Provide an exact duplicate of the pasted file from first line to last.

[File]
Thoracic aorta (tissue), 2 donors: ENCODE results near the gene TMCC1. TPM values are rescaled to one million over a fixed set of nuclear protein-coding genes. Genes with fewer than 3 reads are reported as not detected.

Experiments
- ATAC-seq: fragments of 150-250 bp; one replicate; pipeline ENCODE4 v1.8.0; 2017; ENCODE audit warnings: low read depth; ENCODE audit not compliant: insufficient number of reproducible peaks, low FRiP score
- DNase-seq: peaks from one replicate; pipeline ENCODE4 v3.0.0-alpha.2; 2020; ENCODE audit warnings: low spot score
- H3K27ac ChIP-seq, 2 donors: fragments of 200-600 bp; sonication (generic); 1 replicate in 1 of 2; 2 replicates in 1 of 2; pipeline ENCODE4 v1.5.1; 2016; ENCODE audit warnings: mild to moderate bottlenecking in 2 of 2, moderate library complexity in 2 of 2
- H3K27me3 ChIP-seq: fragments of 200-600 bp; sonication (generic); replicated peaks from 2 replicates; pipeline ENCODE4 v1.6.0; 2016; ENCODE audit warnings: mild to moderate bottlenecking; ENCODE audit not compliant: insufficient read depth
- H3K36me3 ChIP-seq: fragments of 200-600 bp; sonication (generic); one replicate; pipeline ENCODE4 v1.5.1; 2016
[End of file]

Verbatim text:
Thoracic aorta (tissue), 2 donors: ENCODE results near the gene TMCC1. TPM values are rescaled to one million over a fixed set of nuclear protein-coding genes. Genes with fewer than 3 reads are reported as not detected.

Experiments
- ATAC-seq: fragments of 150-250 bp; one replicate; pipeline ENCODE4 v1.8.0; 2017; ENCODE audit warnings: low read depth; ENCODE audit not compliant: insufficient number of reproducible peaks, low FRiP score
- DNase-seq: peaks from one replicate; pipeline ENCODE4 v3.0.0-alpha.2; 2020; ENCODE audit warnings: low spot score
- H3K27ac ChIP-seq, 2 donors: fragments of 200-600 bp; sonication (generic); 1 replicate in 1 of 2; 2 replicates in 1 of 2; pipeline ENCODE4 v1.5.1; 2016; ENCODE audit warnings: mild to moderate bottlenecking in 2 of 2, moderate library complexity in 2 of 2
- H3K27me3 ChIP-seq: fragments of 200-600 bp; sonication (generic); replicated peaks from 2 replicates; pipeline ENCODE4 v1.6.0; 2016; ENCODE audit warnings: mild to moderate bottlenecking; ENCODE audit not compliant: insufficient read depth
- H3K36me3 ChIP-seq: fragments of 200-600 bp; sonication (generic); one replicate; pipeline ENCODE4 v1.5.1; 2016